Network9 has secured a controlling interest in PropertyWeb.co.za and plans to take the property market information highway to the next level focusing on Property Risk Management and Compliance.
As the former publisher of Sheqafrica.com, Africa’s largest resource for EHS Risk and Compliance, and co-owner of Africa Media, Rudy Maritz and his team plans to create a similar platform and build on the experience and track record of Sheqafrica.com since 2007.
Maritz have not completely broken ties with Sheqafrica.com, and stays on as non-executive director of Sheqafrica Corporate Services(Pty)Ltd (SACS) during the transition period following the company’s recent acquisition of this SA Edition of the well-known online SHEQ magazine.
Sheqafrica.co.za invited Network9 Director, Rudy Maritz for a “hard questions session” to share his views on the future of SHEQ in Africa.
Why PropertyWeb? Is it not outside the scope of SHEQ? In response Maritz said “the legislation governing the property sector is far more than most people realise and we plan to create a special portal not only for Property Practitioners, but also for buyers, sellers, tenants and trustees of Sectional Title schemes and HOA’s where they can find information on their compliance requirements. You could say it falls outside the Scope of SHEQ, but then it does not fall outside the purpose of SHEQ; Risk management and compliance.”
Network9 is also launching Construction Risk Africa, a similar publication for the Architecture, Engineering and Construction professionals, at the beginning of August this year as we previously reported on. How is that going to fit into the SHEQ Profile? “We are using a known model, a successful model, to create industry focused magazines as sources of free information. No industry is immune to ignorance of the law and we are changing to an industry focus, rather than a SHEQ focus. The center-stage would be Sheqafrica.com, but from there, each magazine will flow out and target a specific industry. We started with the Property sector, and then will move to the Construction Risk Professionals. Our challenge however is to get quality authors within the South African professional space. The law is complex and one cannot just write about it from the heart. It requires prior experience and a lot of research into case law to come up with content that explains what the risks are and what is required to mitigate these risks; not just legal risk, but also governance risks and yes, contrary to popular perception, the EHS risks are there too.” Maritz said.
Is Sheqafrica.com at the end of its life? “No, far from it.” Maritz said, “The magazine is one of the most difficult to maintain. I remember back in 2015, when Ben Fouche told me he plans on shutting it down, I said, I won’t let it happen. At that stage we were only advertising with Sheqafrica.com and we saw the benefits. It was when he put it out on tender that we had to secure the deal, probably much to the disadvantage of his other companies, who also benefited from the high Google ranking of Sheqafrica.com. But then we saw a few stupid business decisions with De Novo Media and learnt a few expensive lessons. At one stage we actually put the domain up for sale. It takes a special type of person to keep it going as SHEQ is a broad field and not many subject matter experts are able to contribute quality content without reward. Since 2016 we tried every avenue to make it self-sustainable, but it cannot survive in a “free for all” information age. It requires subsidizing to a very large extent.” Maritz said as he reminisce the days gone by.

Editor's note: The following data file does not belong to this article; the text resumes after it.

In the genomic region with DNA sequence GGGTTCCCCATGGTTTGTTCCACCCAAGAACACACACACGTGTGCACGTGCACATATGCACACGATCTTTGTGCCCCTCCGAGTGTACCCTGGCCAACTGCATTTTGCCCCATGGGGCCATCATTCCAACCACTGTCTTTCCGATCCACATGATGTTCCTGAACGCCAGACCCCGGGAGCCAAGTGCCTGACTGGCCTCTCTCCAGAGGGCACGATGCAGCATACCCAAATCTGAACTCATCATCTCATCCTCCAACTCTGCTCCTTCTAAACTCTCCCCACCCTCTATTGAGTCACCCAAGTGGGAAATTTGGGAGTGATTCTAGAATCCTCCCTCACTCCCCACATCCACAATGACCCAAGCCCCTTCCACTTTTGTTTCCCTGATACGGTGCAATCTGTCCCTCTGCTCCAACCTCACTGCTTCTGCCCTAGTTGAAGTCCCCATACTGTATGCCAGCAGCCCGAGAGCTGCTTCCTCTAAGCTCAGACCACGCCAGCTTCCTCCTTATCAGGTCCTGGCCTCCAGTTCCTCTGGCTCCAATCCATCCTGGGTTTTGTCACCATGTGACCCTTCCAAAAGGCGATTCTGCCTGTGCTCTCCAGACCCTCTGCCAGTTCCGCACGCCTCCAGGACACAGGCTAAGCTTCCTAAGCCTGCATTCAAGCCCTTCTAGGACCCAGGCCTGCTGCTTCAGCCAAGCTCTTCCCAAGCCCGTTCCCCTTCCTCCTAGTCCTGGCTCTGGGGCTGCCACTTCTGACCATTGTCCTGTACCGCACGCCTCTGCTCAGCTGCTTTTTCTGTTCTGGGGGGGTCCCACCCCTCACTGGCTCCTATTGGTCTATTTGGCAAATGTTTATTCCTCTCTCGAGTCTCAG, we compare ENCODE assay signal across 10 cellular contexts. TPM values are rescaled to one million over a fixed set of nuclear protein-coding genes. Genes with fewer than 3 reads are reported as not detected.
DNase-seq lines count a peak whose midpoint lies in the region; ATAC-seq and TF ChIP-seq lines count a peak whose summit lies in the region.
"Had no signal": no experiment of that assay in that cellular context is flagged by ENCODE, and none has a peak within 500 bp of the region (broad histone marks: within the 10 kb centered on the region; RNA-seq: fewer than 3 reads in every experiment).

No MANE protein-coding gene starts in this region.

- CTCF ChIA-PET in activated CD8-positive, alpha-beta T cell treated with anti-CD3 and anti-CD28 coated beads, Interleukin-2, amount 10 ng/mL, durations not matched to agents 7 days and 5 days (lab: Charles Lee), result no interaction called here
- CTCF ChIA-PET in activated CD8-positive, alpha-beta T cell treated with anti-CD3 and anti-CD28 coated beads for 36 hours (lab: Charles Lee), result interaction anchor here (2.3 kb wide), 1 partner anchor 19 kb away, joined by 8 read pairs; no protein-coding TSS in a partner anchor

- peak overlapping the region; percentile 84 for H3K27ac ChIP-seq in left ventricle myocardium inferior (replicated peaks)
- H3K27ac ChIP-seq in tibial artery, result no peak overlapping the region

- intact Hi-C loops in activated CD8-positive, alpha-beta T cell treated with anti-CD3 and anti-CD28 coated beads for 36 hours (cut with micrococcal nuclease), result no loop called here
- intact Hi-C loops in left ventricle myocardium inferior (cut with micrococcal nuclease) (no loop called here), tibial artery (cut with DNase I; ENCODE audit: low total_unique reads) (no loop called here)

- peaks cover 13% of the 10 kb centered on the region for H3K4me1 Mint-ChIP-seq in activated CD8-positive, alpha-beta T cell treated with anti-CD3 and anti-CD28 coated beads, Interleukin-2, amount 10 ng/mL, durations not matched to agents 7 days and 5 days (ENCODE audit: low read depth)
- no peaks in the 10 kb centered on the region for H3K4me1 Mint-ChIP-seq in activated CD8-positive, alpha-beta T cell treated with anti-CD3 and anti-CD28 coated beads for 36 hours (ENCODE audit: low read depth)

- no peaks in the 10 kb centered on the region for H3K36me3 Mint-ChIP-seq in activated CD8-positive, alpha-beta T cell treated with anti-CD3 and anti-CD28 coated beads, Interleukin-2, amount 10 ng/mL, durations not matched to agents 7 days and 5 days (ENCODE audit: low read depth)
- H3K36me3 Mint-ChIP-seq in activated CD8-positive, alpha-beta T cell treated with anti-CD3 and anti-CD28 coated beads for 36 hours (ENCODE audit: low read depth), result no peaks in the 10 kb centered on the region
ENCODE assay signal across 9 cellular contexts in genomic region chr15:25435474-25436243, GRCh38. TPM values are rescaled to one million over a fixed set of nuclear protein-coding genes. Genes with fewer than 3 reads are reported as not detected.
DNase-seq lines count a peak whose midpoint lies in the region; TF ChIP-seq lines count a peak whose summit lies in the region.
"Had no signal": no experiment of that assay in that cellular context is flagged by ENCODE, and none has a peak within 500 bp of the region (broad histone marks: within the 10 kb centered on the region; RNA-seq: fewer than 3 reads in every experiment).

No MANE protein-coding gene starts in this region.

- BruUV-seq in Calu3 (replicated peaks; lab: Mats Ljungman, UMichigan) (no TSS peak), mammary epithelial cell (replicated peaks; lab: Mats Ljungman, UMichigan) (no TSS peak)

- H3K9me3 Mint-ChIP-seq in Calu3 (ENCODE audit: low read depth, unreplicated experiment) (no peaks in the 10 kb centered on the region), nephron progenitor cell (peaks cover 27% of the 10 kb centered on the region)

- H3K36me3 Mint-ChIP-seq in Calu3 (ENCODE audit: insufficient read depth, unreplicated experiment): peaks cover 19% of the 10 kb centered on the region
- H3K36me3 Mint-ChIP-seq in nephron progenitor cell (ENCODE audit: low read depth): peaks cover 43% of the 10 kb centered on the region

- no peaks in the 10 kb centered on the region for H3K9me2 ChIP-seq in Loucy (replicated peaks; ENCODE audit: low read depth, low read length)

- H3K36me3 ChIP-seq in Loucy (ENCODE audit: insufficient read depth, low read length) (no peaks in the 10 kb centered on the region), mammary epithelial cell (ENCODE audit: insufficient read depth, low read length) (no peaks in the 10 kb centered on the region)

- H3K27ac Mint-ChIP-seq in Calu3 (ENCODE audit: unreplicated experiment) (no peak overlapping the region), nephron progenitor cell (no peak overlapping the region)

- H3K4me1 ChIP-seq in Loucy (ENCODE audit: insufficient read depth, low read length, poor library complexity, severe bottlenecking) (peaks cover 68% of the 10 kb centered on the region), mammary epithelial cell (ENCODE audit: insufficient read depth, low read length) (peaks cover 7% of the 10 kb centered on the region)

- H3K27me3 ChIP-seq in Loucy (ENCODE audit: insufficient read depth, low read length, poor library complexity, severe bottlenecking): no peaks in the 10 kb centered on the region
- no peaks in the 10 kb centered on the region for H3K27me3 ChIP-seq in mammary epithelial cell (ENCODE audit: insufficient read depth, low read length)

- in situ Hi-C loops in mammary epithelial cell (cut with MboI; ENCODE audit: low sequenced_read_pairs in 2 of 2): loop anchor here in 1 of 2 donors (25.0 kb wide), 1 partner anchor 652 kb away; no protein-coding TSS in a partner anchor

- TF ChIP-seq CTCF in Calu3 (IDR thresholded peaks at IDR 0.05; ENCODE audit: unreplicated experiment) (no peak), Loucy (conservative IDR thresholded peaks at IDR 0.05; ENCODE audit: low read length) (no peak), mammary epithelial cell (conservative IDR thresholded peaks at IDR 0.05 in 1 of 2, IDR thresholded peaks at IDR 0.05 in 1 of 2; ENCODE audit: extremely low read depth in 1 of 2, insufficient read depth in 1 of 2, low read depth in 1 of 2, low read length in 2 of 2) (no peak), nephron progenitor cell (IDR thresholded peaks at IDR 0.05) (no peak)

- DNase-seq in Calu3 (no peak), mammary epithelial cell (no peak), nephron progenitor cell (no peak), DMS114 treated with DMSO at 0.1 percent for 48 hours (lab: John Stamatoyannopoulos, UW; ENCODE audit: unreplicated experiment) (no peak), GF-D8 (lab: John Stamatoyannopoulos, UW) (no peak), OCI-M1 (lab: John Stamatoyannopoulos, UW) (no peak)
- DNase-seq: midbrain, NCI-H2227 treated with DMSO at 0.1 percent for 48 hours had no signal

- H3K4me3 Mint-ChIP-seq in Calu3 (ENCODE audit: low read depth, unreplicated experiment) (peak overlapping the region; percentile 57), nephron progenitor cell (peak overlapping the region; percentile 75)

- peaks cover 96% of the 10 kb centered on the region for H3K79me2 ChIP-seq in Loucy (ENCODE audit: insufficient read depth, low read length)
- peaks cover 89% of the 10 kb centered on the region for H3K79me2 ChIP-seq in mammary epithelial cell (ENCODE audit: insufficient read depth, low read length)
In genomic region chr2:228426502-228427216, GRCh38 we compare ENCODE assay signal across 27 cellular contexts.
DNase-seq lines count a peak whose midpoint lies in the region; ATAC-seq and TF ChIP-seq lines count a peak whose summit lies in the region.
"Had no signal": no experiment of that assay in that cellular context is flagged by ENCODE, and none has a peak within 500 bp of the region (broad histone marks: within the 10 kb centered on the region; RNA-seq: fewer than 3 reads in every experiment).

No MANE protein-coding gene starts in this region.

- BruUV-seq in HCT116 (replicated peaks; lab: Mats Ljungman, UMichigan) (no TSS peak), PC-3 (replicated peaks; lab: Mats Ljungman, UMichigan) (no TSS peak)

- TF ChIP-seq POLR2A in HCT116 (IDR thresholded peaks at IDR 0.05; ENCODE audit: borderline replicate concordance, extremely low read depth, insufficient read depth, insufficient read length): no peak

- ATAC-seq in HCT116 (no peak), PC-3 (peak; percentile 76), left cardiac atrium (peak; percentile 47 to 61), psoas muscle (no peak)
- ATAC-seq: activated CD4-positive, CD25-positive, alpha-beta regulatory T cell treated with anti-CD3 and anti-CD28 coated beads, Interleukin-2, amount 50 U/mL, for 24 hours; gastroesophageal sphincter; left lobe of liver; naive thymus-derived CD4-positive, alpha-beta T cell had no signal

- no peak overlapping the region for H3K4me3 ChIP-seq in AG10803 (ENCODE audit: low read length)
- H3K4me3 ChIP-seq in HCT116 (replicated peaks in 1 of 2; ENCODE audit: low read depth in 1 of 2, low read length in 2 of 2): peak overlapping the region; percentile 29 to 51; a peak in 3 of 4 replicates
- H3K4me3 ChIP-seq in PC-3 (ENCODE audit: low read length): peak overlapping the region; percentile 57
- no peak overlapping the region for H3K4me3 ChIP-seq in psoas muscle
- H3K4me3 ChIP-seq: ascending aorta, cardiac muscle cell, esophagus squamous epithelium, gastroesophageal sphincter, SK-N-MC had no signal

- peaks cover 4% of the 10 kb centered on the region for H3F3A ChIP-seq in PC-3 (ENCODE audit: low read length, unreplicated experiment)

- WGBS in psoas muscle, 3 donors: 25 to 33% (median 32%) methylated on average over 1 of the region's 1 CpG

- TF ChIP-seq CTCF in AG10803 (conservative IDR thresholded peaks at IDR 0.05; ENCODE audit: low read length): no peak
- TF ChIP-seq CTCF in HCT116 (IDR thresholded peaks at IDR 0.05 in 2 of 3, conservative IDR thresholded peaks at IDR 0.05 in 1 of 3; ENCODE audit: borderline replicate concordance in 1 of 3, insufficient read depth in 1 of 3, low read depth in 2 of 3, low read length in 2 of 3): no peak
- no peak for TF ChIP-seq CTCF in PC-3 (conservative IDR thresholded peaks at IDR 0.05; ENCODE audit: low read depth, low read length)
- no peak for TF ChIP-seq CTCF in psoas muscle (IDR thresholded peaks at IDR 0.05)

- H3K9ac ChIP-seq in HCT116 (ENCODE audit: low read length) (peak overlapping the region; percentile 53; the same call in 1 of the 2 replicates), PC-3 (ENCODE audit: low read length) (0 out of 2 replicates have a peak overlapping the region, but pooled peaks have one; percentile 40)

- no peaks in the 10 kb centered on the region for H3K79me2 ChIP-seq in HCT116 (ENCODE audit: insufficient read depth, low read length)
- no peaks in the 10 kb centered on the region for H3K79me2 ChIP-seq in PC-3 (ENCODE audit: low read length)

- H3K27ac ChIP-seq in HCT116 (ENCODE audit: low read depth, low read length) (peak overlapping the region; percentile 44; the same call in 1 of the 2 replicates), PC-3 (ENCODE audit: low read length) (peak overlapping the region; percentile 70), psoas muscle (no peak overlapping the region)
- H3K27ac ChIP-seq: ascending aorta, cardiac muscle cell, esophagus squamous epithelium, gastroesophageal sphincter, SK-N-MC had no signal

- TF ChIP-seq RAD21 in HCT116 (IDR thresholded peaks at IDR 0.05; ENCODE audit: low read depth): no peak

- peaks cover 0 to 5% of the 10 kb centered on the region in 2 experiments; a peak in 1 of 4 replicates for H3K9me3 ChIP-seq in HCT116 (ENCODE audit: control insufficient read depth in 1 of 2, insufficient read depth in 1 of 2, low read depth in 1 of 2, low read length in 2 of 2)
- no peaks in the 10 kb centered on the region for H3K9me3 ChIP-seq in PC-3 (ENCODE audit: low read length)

“Africa Media owns 50% of Sheqafrica.com, and if we had to generate revenue for more focused publications, we needed to sell off some of our equity. When I received the offer from a group of professionals to take over my 25% share, I didn’t think they were serious. They made it and I will stay on to assist them as long as they need it.”
Why did you decide to stay on as non-executive director of the new SACS? “I sold what is on paper. I cannot sell what is in my head. And that is why I am staying on. If I recall, it was you who insisted I stay? I am staying to transfer my experience to the new owners of Sheqafrica.co.za. And besides, there is a new ‘Q’ evolving and this is an exciting future. I want to remain part of that Q as the old one has outlived its news-worthiness. Who reports on ISO9001 achievements? Who cares if a company loses their certification? Why is that in the public’s interest? We are moving into an era where ‘quality of life’ are becoming a corporate responsibility in Africa. In fact, modern slavery, child labour, over-worked employees and poor management attitudes are becoming an occupational risk in modern business. Let’s add to this, the myriad of corrupt and unethical practices that carves away at the quality of entire societies. The new Q is becoming more prevalent in the global business world. And we need to be part of it.” Maritz said enthusiastically.
On the future of SHEQ in South Africa, Maritz had a few ideas to share with us. “A great start was the appointment of Minister Nxesi, formerly from the DPW, who moved over to the DOL. Perhaps we will start seeing movement on the OHSBill now.”
“But OHS aside, there is a whole new industry evolving and that is the role of the AISS as I call them. The Artificial Intelligence Safety Specialists. It may not happen in my life-time but AI is real and is taking over the way we produce and do things. There is huge potential from a compliance perspective and the law is written as we develop the AI, albeit retrospectively. But not only will AI become a safety liability, advances in the medical field could find health care facilities in peril too as more and more AI are introduced into diagnostic equipment etc. There is no Robot law yet. The vicarious liability for “AI negligence” is yet to be written into our jurisprudence. For now, we cannot blame R2D2 or C-3PO”